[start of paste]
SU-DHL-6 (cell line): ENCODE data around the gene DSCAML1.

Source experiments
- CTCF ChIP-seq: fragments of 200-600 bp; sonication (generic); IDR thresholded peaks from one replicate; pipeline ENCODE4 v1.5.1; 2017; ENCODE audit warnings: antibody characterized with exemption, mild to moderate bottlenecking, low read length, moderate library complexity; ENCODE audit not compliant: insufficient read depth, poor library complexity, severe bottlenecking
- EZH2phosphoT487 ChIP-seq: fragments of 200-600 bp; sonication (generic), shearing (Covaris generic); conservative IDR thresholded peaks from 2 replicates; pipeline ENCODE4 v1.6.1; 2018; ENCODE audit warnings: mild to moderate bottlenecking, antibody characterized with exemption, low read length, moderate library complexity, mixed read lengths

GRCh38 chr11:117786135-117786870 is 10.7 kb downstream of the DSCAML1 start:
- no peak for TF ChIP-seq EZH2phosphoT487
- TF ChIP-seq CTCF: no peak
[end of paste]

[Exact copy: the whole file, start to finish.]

SU-DHL-6 (cell line): ENCODE data around the gene DSCAML1.

Source experiments
- CTCF ChIP-seq: fragments of 200-600 bp; sonication (generic); IDR thresholded peaks from one replicate; pipeline ENCODE4 v1.5.1; 2017; ENCODE audit warnings: antibody characterized with exemption, mild to moderate bottlenecking, low read length, moderate library complexity; ENCODE audit not compliant: insufficient read depth, poor library complexity, severe bottlenecking
- EZH2phosphoT487 ChIP-seq: fragments of 200-600 bp; sonication (generic), shearing (Covaris generic); conservative IDR thresholded peaks from 2 replicates; pipeline ENCODE4 v1.6.1; 2018; ENCODE audit warnings: mild to moderate bottlenecking, antibody characterized with exemption, low read length, moderate library complexity, mixed read lengths

GRCh38 chr11:117786135-117786870 is 10.7 kb downstream of the DSCAML1 start:
- no peak for TF ChIP-seq EZH2phosphoT487
- TF ChIP-seq CTCF: no peak